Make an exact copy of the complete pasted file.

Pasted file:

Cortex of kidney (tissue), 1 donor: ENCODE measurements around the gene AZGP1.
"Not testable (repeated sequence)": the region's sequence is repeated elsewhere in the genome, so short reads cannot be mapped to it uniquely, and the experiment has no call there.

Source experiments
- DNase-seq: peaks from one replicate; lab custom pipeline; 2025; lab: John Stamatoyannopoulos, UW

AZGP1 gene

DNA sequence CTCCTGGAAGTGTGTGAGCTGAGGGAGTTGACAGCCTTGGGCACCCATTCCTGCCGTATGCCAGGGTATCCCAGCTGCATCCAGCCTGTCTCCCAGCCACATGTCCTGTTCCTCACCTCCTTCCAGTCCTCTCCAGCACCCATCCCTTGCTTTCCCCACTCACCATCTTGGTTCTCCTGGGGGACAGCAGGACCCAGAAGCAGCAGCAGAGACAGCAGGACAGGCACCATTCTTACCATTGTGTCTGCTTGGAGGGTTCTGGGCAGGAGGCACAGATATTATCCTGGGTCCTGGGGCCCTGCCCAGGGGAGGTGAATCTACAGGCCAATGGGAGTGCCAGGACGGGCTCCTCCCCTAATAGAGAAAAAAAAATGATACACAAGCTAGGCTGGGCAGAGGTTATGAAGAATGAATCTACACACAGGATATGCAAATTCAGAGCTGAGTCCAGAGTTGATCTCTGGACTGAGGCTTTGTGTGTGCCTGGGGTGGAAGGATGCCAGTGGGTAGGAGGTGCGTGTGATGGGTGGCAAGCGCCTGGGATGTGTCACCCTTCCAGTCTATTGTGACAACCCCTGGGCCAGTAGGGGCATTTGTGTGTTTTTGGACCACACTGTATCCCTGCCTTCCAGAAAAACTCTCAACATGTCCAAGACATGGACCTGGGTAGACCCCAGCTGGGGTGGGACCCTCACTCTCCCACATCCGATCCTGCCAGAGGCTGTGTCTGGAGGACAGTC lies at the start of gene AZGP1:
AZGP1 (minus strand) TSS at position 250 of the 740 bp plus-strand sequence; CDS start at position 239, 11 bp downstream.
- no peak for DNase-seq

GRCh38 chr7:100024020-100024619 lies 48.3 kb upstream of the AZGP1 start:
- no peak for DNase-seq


Cortex of kidney (tissue), 1 donor: ENCODE measurements around the gene AZGP1.
"Not testable (repeated sequence)": the region's sequence is repeated elsewhere in the genome, so short reads cannot be mapped to it uniquely, and the experiment has no call there.

Source experiments
- DNase-seq: peaks from one replicate; lab custom pipeline; 2025; lab: John Stamatoyannopoulos, UW

AZGP1 gene

DNA sequence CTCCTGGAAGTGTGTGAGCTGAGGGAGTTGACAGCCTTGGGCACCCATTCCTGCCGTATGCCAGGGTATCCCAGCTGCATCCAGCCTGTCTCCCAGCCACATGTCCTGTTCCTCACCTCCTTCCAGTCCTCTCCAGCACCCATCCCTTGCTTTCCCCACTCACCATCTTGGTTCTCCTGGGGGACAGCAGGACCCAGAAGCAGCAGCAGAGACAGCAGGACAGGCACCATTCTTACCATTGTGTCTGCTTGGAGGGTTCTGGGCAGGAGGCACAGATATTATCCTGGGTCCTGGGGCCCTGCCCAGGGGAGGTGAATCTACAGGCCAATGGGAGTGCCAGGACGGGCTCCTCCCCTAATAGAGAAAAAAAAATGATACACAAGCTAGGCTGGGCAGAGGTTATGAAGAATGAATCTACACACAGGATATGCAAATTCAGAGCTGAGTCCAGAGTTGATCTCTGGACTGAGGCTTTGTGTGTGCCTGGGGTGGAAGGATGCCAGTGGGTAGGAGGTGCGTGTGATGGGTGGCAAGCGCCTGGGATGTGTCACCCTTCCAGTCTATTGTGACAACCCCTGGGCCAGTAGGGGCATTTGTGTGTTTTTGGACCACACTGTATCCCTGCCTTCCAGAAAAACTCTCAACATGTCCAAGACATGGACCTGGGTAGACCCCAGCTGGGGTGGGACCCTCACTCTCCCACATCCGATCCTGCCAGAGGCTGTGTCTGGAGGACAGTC lies at the start of gene AZGP1:
AZGP1 (minus strand) TSS at position 250 of the 740 bp plus-strand sequence; CDS start at position 239, 11 bp downstream.
- no peak for DNase-seq

GRCh38 chr7:100024020-100024619 lies 48.3 kb upstream of the AZGP1 start:
- no peak for DNase-seq